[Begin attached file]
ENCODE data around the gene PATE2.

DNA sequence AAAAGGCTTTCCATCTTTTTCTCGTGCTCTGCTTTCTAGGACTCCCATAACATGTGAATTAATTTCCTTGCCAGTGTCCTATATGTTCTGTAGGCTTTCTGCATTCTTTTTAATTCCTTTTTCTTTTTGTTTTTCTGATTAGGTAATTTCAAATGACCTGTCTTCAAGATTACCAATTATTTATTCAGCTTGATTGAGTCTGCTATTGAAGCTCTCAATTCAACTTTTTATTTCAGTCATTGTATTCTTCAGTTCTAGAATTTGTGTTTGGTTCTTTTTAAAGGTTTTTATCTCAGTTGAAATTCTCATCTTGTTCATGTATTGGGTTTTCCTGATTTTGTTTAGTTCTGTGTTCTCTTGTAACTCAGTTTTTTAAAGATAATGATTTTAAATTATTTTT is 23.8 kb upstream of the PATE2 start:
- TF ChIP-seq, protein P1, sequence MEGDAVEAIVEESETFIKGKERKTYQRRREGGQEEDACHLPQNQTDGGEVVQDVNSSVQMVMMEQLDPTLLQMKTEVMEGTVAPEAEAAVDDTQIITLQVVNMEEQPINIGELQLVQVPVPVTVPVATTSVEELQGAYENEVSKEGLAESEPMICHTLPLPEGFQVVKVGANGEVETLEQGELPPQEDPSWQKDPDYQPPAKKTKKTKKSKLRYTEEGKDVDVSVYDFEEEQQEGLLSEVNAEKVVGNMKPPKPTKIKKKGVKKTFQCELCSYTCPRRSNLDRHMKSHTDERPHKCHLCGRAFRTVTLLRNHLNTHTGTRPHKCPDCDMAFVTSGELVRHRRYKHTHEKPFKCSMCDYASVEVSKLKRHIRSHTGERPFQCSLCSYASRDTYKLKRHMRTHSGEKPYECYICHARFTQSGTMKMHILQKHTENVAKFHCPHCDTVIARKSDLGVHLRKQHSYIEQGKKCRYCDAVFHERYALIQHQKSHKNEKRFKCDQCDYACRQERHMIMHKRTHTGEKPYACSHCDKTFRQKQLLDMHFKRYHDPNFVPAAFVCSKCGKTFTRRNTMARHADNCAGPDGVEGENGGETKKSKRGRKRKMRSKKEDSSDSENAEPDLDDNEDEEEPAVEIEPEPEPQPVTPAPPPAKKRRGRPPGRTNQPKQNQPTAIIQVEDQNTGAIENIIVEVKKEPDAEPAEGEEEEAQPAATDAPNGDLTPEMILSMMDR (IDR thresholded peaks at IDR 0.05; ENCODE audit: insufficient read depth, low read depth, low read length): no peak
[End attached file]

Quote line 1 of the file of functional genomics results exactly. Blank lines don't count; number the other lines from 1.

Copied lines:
ENCODE data around the gene PATE2.